• From the Expo Floor #2: Apple’s Great Gamble

    January 15th, 2005

    Although I am sure some of you believe Steve Jobs to is really close to becoming a prophet, I am pretty sure Apple didn’t know it would be creating a cultural phenomenon when the first iPod came out. How could he foresee that its name would become synonymous with the product category, in the same way the Sony Walkman was once synonymous with portable cassette and CD players?

    I also wonder how the president of Sony felt when he took the stage at the keynote and had to deliver a few embarrassed smiles while, at the same time, extolling the benefits of the company’s cooperation with Apple in some areas.

    To be sure, Apple in its own way is seeking overwhelming market dominance, just as Microsoft once did. The real question, of course, is just how long the excitement is going to last. The marketplace is littered with the remnants of companies that thought they had it all, only to find that one day the fickle public found something else to get excited about.

    No doubt Apple is simply going to mine the iPod market for all it’s worth and when the excitement dies down, move on with what it hopes will be the next great thing. How long will that take? If I knew, I’d be rolling in cash from my consulting services to major companies. For now, Apple is sitting pretty and apparently doing its best to take advantage of the situation.

    Just consider how it changed direction, or at least its public posture, over the past year. During his keynote address just a year ago, Steve Jobs was quite skeptical of the value of a Flash-based music player. But it’s obvious that his product designers were already putting the pieces of the iPod shuffle in place. You can’t simply create something like that from scratch and bring it to market in just a few months. The same is no doubt true for the Mac mini. Yes, it probably uses its share of parts from the eMac component bin, but building and testing that casing and preparing the appropriate advertising campaign is definitely not a short-term project. So when Apple’s financial people were telling us three months ago that the company didn’t intend to enter the cheap PC arena, they knew it wasn’t so. Or at the very least knew that some key decisions about whether to move ahead with the product were being made behind the scenes.

    Today, Apple Computer can’t be considered the BMW of the PC world. Call it a Volkswagen perhaps, since its affordable products retain the sense of style that the company is known for? VW? Indeed, while its sales may have fallen in recent years, the interiors of the VW and its luxury sibling, Audi, set the standards for the auto industry.

    So why do I say Apple’s new posture is a gamble? Well, it isn’t large enough to release a bunch of new products, in the hope that one might take off. A single failure can cause an incredible amount of bad publicity, since every step the company makes is viewed under one huge microscope. Even rumors are taken seriously these days, and the wrong rumors could actually cause the stock price to suffer. The failure of the Cube may not have been such a big deal a few years ago, although I’m sure Steve felt pretty bad about it. But if the Mac mini tanks, the chance for the company to gain substantial market share will go down the tubes at the same time. There is no room for second chances here.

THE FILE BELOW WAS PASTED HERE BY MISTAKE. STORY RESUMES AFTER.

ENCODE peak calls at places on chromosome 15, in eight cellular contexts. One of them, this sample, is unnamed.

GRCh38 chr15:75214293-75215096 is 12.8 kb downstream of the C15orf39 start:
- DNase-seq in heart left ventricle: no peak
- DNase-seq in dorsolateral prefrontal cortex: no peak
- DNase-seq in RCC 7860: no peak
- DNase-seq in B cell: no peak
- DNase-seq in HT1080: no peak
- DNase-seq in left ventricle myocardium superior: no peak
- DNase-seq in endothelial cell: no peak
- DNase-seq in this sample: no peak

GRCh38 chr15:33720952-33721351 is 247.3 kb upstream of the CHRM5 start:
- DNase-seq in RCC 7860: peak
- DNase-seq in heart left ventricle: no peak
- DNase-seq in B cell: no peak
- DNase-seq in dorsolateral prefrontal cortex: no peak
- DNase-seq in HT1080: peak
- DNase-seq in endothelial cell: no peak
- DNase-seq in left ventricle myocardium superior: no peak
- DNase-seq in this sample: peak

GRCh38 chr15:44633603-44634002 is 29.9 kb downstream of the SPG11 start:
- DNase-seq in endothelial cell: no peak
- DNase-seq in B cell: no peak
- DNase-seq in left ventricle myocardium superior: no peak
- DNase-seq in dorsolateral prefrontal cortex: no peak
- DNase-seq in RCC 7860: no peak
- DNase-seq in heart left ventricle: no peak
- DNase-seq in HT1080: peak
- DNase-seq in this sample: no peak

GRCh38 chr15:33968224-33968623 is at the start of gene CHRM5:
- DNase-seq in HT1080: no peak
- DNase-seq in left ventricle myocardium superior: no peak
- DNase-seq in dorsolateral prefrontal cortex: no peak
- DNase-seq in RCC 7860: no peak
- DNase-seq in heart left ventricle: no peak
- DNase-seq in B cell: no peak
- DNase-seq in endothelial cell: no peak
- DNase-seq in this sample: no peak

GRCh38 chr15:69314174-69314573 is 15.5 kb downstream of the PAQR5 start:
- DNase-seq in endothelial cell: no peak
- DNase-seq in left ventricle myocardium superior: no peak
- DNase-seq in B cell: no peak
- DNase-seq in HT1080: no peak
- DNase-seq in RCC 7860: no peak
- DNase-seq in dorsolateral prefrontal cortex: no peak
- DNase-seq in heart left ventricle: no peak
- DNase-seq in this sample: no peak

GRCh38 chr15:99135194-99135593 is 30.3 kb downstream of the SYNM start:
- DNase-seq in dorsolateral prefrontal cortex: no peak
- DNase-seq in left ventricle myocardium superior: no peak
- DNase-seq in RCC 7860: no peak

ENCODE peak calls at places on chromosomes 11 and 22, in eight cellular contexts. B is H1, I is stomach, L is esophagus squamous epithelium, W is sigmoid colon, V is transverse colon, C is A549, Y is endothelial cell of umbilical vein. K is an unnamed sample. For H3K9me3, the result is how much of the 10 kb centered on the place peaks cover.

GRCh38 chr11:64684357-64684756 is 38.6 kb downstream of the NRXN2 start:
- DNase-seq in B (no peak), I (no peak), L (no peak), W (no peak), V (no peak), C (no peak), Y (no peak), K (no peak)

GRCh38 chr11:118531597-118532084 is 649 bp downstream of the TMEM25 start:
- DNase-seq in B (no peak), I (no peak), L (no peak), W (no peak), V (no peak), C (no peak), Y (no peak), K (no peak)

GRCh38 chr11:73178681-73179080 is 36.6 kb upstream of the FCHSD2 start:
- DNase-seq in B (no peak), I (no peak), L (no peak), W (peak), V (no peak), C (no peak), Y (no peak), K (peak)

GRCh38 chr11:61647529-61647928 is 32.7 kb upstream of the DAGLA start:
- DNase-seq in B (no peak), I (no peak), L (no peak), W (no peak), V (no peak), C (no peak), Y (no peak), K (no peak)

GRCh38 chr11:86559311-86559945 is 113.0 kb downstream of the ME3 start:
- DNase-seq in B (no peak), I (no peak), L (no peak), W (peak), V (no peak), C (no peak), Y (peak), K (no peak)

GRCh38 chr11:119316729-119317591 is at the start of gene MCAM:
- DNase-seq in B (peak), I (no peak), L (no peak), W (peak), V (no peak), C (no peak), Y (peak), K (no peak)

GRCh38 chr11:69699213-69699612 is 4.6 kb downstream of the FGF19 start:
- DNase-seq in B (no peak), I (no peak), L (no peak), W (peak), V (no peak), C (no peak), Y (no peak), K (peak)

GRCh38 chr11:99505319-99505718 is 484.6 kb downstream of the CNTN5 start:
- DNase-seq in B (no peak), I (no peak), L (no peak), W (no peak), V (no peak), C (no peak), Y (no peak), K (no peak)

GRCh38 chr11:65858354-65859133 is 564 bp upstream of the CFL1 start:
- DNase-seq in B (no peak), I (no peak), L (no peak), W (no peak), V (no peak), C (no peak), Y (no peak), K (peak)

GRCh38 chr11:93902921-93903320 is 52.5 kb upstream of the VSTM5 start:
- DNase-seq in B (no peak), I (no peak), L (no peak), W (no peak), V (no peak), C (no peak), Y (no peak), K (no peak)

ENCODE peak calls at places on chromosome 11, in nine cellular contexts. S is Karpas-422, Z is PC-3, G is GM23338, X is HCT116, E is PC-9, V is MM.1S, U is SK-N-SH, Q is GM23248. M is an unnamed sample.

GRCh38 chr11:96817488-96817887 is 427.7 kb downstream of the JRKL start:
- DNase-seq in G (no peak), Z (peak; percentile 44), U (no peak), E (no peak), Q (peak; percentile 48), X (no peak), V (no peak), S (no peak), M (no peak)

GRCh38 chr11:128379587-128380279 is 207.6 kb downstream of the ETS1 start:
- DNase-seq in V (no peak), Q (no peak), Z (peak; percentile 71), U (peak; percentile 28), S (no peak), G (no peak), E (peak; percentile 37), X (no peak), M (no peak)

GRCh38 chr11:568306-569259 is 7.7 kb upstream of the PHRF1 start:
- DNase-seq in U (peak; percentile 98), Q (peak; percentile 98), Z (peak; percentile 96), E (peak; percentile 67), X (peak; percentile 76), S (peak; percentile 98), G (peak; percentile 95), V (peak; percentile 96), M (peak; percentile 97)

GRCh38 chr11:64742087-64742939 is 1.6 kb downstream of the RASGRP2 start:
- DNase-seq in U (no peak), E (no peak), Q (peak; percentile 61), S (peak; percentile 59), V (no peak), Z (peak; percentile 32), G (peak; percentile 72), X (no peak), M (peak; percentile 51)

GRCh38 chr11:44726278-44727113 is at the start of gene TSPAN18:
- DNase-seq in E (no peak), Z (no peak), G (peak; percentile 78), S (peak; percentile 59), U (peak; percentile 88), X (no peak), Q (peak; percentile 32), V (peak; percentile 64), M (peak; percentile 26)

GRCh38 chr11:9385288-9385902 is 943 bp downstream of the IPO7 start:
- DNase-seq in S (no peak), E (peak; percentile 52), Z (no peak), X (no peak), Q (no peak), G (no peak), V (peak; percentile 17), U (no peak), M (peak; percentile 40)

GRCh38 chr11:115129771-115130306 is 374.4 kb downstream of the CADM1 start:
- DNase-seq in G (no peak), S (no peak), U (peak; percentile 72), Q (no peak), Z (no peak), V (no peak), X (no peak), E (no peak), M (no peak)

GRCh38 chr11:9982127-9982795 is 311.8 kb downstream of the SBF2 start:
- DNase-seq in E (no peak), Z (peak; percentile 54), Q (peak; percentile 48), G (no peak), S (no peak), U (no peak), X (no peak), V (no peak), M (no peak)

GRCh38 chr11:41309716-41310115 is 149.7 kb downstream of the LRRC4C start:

In the movie business, most films must garner huge box office figures right away, or quickly fade from the theaters. But movie studios always have plenty of product in the wings. Apple has to hit a home run every single time.

    It’s not that I think the Mac mini will fail. Far from it. Both Mac and Windows users have been begging the company for years to build a cheap computer. Just as the iPod became an impulse purchase, I can well believe that folks entering an Apple store for something else will take a look at that cute little Mac, take but a moment to consider the checkbook or credit card balances, and buy one on the spot. Or maybe two or three if the family unit requires it. Businesses looking to dump their malware-prone Windows boxes are now without excuses. Schools looking for a way to deploy those old monitors and input devices are suddenly going to become highly skeptical when the Dell salespeople come by to write some orders.

    A pipedream? Vindication? No, far from it. Sure, some of the technology pundits are already saying the Mac mini is still a little too expensive, that you can save $100 or more if you buy a fully outfitted PC box. They just can’t see the difference, and imagine that the low-end Gateway, for example, is somehow comparable. They also once complained that other music players were cheaper and more fully featured than the iPod, and thus better values, and we all know what happened to that argument.

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